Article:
In order to discourage bank runs, each bank must hold liquid or near-liquid assets equal to thirty days of panic withdrawls. Investors’ deposits are of course liabilities from the banks’ point of view and it follows that the greater the sum of deposits, the more cash that must be held against them. Banks generally try to minimise their cash reserves because low yielding cash reduces profitability.

It does seem a strange outcome when one considers how banking is supposed to work according to the simple understanding of politicians. We lend our savings to the banks and they lend them on in turn to get the economy moving, right? That’s what banks do, right?

It may be that some banks don’t trust the economic recovery and see a lack of viable borrowers. It may be that some are still sitting on potential unrecognised losses and secretly feel the need to reduce their balance sheets further. It may be that they are reluctant to raise more capital as Basel 3 approaches.

All these points could contribute to their reluctance to accept our savings: but there is one detail in Basel 3 that really hurts us.

It goes back to the calculation of what proportion of a bank’s liabilities might be withdrawn by us during a 30 day panic. Basel 3 divides retail deposits into “stable” and “less stable”. It is assumed that total stable deposits might be withdrawn by 5%+ but that unstable deposits will suffer a 10%+ “run-off”. It follows that the banks potentially need to hold double the liquid assets for each unit of “less stable” compared to “stable”.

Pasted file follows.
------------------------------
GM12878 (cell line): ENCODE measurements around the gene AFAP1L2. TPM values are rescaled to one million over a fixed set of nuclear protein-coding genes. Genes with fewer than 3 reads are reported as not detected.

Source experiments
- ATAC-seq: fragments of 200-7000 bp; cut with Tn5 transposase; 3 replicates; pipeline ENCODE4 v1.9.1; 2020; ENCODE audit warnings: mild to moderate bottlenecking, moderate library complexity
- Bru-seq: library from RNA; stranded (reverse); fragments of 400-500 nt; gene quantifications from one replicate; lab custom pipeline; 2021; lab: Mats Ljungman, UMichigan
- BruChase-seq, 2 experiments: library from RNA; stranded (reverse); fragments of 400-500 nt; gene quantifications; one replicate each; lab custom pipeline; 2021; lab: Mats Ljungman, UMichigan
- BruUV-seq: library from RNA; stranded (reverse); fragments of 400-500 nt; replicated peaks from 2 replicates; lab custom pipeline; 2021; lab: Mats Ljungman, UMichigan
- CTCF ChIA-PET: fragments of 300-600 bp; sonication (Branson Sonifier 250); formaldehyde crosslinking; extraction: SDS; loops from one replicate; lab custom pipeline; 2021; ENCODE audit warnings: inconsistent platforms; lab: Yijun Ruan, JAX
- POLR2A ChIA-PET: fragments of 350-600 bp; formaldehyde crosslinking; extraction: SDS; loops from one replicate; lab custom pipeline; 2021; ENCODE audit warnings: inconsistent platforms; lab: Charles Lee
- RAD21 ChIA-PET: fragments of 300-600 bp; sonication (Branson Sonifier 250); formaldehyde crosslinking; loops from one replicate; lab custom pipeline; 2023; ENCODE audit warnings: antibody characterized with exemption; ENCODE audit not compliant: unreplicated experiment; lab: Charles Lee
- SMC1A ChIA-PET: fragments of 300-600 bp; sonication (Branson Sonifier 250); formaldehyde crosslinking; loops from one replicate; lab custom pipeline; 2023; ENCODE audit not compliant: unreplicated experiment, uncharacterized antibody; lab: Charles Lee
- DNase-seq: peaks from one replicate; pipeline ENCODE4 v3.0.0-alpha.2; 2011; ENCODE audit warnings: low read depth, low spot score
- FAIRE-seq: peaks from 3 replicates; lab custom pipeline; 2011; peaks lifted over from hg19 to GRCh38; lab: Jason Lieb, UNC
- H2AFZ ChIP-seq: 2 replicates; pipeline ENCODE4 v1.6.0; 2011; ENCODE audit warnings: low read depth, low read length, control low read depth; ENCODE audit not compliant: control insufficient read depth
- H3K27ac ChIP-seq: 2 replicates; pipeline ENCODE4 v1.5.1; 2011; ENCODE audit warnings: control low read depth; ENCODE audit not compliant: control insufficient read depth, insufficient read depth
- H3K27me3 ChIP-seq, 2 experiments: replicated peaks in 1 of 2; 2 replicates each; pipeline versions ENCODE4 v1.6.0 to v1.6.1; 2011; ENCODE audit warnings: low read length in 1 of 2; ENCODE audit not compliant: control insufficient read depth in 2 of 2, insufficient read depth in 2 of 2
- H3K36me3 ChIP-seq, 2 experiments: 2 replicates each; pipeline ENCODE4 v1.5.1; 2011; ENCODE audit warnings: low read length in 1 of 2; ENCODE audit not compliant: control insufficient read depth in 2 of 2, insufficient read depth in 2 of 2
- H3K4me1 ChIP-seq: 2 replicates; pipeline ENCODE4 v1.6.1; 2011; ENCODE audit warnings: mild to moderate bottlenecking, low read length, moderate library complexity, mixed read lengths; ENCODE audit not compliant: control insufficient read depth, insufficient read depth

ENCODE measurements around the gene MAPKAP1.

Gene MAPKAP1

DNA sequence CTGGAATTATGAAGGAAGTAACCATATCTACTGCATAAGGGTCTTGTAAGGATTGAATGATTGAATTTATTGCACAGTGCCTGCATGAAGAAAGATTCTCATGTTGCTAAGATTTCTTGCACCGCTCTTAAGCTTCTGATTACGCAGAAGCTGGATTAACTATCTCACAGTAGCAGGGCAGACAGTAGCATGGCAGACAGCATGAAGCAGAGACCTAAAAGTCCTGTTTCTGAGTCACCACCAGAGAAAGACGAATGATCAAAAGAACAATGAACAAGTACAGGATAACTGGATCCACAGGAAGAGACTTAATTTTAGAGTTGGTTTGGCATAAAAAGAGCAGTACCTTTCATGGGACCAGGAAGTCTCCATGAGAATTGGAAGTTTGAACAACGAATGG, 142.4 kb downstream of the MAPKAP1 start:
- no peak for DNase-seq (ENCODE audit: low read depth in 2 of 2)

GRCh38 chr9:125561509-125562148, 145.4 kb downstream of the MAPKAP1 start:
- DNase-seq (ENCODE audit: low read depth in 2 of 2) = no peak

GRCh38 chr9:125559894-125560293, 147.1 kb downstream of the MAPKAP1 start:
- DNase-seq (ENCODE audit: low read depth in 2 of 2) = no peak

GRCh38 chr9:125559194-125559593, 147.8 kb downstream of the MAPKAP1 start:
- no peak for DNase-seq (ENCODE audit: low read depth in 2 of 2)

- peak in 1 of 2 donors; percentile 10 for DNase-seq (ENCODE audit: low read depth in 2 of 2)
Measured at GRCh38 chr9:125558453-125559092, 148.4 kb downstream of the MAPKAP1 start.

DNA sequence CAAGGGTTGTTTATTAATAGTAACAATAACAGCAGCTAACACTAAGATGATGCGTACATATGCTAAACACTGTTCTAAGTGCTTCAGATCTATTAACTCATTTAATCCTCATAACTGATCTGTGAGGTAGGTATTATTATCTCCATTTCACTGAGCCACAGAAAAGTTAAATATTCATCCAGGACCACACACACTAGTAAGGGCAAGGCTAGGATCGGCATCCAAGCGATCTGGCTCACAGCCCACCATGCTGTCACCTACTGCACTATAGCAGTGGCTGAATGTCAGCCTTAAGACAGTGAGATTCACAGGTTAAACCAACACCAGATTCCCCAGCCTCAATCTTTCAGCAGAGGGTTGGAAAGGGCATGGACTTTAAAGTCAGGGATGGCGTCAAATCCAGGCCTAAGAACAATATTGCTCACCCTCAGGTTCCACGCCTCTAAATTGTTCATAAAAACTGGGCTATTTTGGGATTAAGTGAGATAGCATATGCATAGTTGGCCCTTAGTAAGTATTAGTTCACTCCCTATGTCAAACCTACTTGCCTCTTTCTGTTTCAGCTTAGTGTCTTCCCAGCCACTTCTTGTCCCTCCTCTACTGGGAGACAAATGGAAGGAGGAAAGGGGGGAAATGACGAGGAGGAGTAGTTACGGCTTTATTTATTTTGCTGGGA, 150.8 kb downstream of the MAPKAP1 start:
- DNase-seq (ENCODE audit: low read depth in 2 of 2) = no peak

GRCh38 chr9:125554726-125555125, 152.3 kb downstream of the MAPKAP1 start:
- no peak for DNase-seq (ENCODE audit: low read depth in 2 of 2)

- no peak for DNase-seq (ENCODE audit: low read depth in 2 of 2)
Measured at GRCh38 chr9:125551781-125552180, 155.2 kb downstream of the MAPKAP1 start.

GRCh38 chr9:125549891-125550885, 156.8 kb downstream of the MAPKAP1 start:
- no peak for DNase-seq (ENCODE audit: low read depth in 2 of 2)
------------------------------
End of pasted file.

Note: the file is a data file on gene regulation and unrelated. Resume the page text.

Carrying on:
It used to be the case that so-called “demand” (instant access) deposits were clearly regarded as “unstable” but that so called “time” (fixed term) deposits were regarded as stable. Hence the tempting interest rates that building societies used to offer for fixed term bonds, with the rate getting more generous as the term grew.

Now the Basel Committee has taken a much harder line with the definitions. Only fixed term deposits where there are material penalties for early withdrawl will be regarded as “stable”. Moreover, if any depositor is ever allowed early withdrawl e.g. for reputational reasons, that entire class of deposits will be treated as “unstable”. Any fixed term bond that merely wipes out all accumulated interest if it is withdrawn early is not good enough: Basel 3 treats these as instant access accounts.

Consequently, the motivation to pay us more for tying up our savings has been obliterated. They don’t want our money.

This website is about investment and aims to give useable advice. The returns available from gilts are no longer completely laughable – the ten year yield touched 3% today. That’s doubled from July 2012. I am a cautious buyer of a gilt with the catchy name of UNITED KINGDOM 1 3/4% TREASURY GILT 22. This will be redeemed in nine years (7 September 2022) at 100 and currently trades at c.92. If you buy it at 92 today it will pay you 100 (capital gains tax- free), in 2022. That’s a gain of 8.7%. In addition it will pay annual income of 1.9% (=1.75/92). All in, this amounts to a redemption yield of c.2.75%.

This may not be a cause for joyous celebration, but it sure beats being told by a young man with a diploma in hair gel that your savings were moved into an account paying 0.2% while you weren’t paying attention.